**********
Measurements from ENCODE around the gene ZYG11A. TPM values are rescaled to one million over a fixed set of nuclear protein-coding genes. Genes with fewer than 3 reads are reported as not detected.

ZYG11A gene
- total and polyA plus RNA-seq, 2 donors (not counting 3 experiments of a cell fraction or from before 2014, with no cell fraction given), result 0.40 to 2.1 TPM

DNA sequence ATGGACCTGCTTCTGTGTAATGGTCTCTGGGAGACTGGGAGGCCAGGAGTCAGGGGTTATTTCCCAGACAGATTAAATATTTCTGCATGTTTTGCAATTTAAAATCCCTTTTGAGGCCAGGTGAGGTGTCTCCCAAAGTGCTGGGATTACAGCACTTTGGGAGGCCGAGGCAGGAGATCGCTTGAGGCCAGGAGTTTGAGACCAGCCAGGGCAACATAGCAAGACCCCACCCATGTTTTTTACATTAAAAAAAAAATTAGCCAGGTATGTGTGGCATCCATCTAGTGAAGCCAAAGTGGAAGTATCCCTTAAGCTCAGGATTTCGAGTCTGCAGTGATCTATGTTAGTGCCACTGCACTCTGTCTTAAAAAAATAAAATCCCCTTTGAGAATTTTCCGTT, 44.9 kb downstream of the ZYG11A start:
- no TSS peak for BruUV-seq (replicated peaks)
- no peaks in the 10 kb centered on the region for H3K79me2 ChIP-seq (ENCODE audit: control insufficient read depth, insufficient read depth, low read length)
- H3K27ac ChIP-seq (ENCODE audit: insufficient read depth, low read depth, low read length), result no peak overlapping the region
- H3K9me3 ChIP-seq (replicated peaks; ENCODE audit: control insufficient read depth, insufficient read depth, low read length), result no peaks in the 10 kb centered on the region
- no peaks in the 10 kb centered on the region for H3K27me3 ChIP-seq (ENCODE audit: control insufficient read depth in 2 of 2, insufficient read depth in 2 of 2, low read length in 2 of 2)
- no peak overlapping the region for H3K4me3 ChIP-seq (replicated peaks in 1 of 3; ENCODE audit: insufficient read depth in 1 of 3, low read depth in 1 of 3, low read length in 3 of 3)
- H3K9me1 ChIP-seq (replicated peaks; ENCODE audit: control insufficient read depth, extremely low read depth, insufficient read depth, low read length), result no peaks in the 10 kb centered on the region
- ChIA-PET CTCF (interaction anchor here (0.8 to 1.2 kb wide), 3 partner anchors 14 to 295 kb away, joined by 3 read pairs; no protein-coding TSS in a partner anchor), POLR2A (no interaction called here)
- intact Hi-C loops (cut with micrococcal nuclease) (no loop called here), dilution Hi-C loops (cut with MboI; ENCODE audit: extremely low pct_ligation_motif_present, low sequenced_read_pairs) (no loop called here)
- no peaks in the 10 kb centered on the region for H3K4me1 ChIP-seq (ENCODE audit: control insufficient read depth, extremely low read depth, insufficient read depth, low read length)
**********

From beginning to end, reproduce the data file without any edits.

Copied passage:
Measurements from ENCODE around the gene ZYG11A. TPM values are rescaled to one million over a fixed set of nuclear protein-coding genes. Genes with fewer than 3 reads are reported as not detected.

ZYG11A gene
- total and polyA plus RNA-seq, 2 donors (not counting 3 experiments of a cell fraction or from before 2014, with no cell fraction given), result 0.40 to 2.1 TPM

DNA sequence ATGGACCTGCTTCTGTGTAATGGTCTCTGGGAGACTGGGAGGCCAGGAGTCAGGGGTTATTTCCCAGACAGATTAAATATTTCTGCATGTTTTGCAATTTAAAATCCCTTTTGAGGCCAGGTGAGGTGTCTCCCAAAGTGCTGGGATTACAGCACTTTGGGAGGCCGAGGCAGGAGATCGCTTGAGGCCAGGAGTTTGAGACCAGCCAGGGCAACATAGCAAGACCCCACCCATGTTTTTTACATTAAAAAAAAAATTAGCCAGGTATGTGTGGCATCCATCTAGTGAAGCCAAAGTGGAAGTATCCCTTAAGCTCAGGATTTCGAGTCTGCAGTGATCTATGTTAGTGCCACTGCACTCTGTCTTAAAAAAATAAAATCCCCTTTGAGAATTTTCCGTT, 44.9 kb downstream of the ZYG11A start:
- no TSS peak for BruUV-seq (replicated peaks)
- no peaks in the 10 kb centered on the region for H3K79me2 ChIP-seq (ENCODE audit: control insufficient read depth, insufficient read depth, low read length)
- H3K27ac ChIP-seq (ENCODE audit: insufficient read depth, low read depth, low read length), result no peak overlapping the region
- H3K9me3 ChIP-seq (replicated peaks; ENCODE audit: control insufficient read depth, insufficient read depth, low read length), result no peaks in the 10 kb centered on the region
- no peaks in the 10 kb centered on the region for H3K27me3 ChIP-seq (ENCODE audit: control insufficient read depth in 2 of 2, insufficient read depth in 2 of 2, low read length in 2 of 2)
- no peak overlapping the region for H3K4me3 ChIP-seq (replicated peaks in 1 of 3; ENCODE audit: insufficient read depth in 1 of 3, low read depth in 1 of 3, low read length in 3 of 3)
- H3K9me1 ChIP-seq (replicated peaks; ENCODE audit: control insufficient read depth, extremely low read depth, insufficient read depth, low read length), result no peaks in the 10 kb centered on the region
- ChIA-PET CTCF (interaction anchor here (0.8 to 1.2 kb wide), 3 partner anchors 14 to 295 kb away, joined by 3 read pairs; no protein-coding TSS in a partner anchor), POLR2A (no interaction called here)
- intact Hi-C loops (cut with micrococcal nuclease) (no loop called here), dilution Hi-C loops (cut with MboI; ENCODE audit: extremely low pct_ligation_motif_present, low sequenced_read_pairs) (no loop called here)
- no peaks in the 10 kb centered on the region for H3K4me1 ChIP-seq (ENCODE audit: control insufficient read depth, extremely low read depth, insufficient read depth, low read length)